On March 6, the U.S. District Court for the Southern District of Texas entered stipulated orders and permanent injunctions against two individuals who, along with their companies (also named as defendants in the litigation), allegedly operated a massive robocall campaign to sell extended car warranties and health care services. (See orders here and here.) Eight states attorneys general alleged violations of the TCPA and the Telemarketing Sales Rule, as well as various state consumer protection laws, claiming that the defendants initiated millions of robocalls to individuals nationwide without their prior express consent, spoofed caller ID numbers to mislead recipients, and called people whose numbers were on the Do Not Call Registry. Under the terms of the orders, the individual defendants (who neither admitted nor denied the allegations) are permanently banned from initiating or facilitating (or causing others to initiate or facilitate) any robocalls, working in or with companies that make robocalls, or engaging in any telemarketing. The court also ordered each individual defendant to pay a $122.3 million monetary judgment; however, these payments are mostly suspended in favor of the more permanent bans due to their inability to pay. The states noted that they are continuing their cases in the same action against others who allegedly worked with the individual defendants to facilitate the robocalls.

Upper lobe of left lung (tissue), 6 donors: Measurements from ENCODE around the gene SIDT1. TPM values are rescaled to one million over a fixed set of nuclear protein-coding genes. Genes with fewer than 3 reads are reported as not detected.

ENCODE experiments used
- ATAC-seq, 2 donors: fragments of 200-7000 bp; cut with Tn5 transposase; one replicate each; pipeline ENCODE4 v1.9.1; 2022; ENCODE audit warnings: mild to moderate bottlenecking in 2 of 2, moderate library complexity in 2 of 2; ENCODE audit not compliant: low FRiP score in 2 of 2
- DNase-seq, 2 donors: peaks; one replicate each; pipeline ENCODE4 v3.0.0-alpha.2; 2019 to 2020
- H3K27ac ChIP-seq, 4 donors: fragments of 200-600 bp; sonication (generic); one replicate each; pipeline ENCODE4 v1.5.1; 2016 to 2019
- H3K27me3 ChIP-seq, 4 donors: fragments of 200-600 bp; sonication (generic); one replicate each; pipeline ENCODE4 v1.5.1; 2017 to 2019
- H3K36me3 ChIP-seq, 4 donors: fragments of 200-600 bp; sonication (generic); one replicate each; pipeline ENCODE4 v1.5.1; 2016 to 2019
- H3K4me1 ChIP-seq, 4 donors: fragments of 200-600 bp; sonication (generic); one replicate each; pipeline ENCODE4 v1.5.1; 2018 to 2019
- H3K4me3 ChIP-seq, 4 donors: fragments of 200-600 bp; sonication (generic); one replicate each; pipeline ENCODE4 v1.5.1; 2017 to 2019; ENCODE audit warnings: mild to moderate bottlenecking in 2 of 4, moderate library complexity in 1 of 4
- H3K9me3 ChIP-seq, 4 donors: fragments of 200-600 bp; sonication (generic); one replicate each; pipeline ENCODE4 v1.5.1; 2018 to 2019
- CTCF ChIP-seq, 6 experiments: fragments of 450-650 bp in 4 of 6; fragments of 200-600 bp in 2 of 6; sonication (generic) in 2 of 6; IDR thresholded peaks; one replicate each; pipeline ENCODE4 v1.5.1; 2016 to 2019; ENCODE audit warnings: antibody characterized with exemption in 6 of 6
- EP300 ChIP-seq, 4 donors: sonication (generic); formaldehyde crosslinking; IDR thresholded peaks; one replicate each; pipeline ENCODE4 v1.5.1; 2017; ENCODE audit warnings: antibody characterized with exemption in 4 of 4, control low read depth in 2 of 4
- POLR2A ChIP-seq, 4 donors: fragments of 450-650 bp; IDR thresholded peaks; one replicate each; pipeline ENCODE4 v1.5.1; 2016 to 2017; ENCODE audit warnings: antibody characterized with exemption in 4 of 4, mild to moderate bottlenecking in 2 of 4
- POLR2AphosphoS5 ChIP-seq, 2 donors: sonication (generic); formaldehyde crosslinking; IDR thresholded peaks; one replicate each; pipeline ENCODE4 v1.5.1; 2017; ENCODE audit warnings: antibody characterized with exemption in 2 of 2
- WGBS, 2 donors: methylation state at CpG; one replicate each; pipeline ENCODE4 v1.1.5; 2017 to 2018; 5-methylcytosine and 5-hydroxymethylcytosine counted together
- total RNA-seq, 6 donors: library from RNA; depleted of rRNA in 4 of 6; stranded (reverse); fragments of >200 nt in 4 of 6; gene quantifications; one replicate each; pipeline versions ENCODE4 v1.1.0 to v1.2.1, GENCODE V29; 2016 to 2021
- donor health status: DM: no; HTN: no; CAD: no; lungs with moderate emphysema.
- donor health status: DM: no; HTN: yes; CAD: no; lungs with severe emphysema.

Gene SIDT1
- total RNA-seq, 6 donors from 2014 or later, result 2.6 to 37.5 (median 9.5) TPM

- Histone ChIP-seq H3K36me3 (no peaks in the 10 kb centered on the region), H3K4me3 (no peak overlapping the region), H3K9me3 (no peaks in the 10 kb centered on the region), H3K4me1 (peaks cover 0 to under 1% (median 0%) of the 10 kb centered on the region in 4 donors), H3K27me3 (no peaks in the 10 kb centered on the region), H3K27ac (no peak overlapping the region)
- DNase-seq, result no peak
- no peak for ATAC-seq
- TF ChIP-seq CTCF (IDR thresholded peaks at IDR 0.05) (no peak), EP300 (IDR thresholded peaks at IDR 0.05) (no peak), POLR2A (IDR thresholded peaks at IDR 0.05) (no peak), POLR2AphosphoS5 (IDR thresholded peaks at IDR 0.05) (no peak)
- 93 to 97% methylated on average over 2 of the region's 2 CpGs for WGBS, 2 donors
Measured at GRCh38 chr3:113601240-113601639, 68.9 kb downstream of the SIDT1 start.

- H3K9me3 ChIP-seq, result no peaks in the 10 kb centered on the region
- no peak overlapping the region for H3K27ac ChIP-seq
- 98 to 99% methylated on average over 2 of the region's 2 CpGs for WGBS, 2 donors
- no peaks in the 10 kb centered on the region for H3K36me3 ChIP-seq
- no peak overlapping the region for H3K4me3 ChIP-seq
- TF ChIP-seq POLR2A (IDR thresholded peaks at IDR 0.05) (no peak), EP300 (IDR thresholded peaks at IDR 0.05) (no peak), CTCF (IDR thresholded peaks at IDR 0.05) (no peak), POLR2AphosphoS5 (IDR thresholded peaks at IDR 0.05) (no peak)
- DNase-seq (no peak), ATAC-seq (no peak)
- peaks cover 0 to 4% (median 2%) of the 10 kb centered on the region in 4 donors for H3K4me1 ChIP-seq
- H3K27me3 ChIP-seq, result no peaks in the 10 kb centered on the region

On January 31, the U.S. District Court for the District of Maryland preliminarily approved a class action settlement in which a cloud computing technology company agreed to pay $2.75 million to resolve alleged violations of the TCPA and the Maryland Telephone Consumer Protection Act. According to the plaintiff, the defendant violated the TCPA by, among other things, placing unsolicited telemarketing calls using an automated dialing system to class members on residential and cell phone numbers. Under the terms of the proposed settlement agreement, the defendant must establish a non-reversionary fund of $2.75 million to go to class members to whom the defendant (or a third party acting on its behalf) made (i) one or more phone calls to their cell phones; (ii) two or more calls while their numbers were on the National Do Not Call Registry; or (iii) one or more calls after the recipients asked the defendant or the third party to stop calling. “Plaintiff has also shown that a class action litigation is superior to other available methods for adjudicating this controversy,” the court wrote. “Plaintiff's counsel estimate that the average settlement payment to each Class Member would be approximately $30.00 to $60.00. Given this, the individual claims of each Class Member would be too small to justify individual lawsuits.” The court also approved proposed attorneys’ fees (not to exceed a third of the total settlement fund), as well as up to $60,000 for plaintiff’s out-of-pocket expenses and a $10,000 service fee award.